“We were really pioneers. We were the Jackie Robinson of the Air Force.”
Roscoe Brown, Jr., telling his friend Javier Henriquez about being a Tuskegee Airman.
Recorded in ,
Click here for the transcript.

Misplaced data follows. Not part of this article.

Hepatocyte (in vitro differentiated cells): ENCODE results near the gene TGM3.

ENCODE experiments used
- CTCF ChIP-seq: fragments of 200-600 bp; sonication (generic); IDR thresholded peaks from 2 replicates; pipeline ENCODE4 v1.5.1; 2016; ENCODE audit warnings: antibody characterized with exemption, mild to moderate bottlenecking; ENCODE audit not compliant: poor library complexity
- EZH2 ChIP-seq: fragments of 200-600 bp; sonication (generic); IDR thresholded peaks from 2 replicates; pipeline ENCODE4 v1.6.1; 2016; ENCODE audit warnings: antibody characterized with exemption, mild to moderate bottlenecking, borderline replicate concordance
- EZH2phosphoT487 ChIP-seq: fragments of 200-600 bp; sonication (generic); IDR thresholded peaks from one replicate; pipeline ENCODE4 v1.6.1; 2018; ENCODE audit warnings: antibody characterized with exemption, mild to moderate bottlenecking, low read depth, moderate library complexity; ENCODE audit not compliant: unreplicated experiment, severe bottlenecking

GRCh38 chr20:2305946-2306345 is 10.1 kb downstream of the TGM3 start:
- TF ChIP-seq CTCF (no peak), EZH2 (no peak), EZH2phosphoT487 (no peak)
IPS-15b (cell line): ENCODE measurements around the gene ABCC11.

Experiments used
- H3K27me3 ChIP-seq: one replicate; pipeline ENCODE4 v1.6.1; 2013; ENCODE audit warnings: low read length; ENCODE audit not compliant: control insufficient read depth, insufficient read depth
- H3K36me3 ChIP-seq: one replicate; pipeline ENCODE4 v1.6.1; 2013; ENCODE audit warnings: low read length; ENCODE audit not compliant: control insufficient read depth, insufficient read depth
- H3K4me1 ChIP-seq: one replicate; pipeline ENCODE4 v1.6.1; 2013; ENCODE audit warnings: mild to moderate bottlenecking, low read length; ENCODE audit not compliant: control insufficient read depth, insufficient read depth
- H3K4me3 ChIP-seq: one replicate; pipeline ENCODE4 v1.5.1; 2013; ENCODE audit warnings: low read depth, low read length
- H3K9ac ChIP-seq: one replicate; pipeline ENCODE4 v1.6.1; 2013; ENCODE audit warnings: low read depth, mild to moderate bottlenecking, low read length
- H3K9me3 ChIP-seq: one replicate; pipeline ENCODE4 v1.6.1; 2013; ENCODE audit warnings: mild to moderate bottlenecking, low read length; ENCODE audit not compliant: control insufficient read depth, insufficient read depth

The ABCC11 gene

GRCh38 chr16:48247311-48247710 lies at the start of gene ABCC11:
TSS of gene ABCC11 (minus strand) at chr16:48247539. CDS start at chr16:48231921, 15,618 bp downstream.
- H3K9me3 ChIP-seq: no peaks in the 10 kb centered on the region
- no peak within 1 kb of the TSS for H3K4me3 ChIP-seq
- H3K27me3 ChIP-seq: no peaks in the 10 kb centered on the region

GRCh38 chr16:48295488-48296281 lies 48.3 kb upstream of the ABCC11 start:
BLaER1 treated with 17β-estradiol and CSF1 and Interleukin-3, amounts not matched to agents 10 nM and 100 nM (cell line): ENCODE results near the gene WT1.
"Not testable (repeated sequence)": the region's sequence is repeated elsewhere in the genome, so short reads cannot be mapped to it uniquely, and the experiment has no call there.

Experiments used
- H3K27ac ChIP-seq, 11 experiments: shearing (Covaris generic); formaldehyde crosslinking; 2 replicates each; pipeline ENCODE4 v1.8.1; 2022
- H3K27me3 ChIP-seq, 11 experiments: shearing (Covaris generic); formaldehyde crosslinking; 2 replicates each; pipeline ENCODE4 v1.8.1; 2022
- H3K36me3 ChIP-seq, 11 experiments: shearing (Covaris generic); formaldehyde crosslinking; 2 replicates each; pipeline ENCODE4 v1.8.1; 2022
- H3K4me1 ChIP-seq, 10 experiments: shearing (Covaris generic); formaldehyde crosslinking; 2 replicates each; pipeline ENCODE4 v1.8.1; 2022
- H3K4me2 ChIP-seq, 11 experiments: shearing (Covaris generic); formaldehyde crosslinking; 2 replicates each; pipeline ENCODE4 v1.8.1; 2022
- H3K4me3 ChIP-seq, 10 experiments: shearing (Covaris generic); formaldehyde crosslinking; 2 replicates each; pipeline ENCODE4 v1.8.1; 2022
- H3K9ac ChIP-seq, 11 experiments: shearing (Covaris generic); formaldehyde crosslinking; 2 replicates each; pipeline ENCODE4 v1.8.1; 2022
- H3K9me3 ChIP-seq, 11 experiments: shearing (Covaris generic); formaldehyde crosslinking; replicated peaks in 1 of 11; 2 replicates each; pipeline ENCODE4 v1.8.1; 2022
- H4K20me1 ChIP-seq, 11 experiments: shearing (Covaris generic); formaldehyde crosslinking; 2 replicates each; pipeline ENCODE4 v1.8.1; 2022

RB: You fly 68 combat missions, average mission was over 4 hours, you got shot at as I did at every European capitol except London and Paris, I did high altitude escort of bombers, I did strapping and low support missions, I dropped bombs, I did escort of B38 reconnaissance planes, so I had a lot of different kinds of missions. You recall, the Tuskegee Airmen are known because, of all the missions we flew, were the only fighter group in history never to have lost a bomber that we were escorting to enemy fighters. That's a record that no one achieved in the war except the Tuskegee Airmen. And this is particularly interesting because the prevailing wisdom in 1940 and the 30s was that blacks didn't have the intelligence, coordination, the ability, the courage to fly airplanes. So we were really pioneers. We were the Jackie Robinson of the Air Force. Humorous wise, which is not exactly so humorous, at one time as we were coming back from a mission the weather was bad and the bombers that we were escorting couldn't make their home base. So the bomber, some of the bombers landed on our base. All the bombers were white because we were the only blacks in the Air Force. And these white guys said, well, we gotta stay here two days, three days with these black guys and most of em were from the south but most of em accepted this and were eating and drinking with us but there was one guy who says he wasn't gonna spend any time with any niggers. So he decided he's gonna stay in his plane. Well the covering on a B-17 is about as thin as a piece of paper. It's made out of aluminum. And when the temperature, as it did over in Italy, got down around 5 degrees he was freezing his buttons off and finally he knocked on the door and said May I come in, may I come in and we let him come in. And he stayed with us despite his racial attitudes. But when they left the base they were saying oh we were good people and they were gonna work for democracy and so on when they got back home. But then our censor who, who had to censor all the letters, found a letter that one man had written to his wife: Dear whatever her name was, I love you very much but I hope you'll take me back because here on this Christmas Eve I'm living in nigger barracks, sleeping in nigger beds, eating nigger food. I hope you take me back. Now of course that letter didn't get anywhere but that's indicative of how deep some of the racial attitudes were.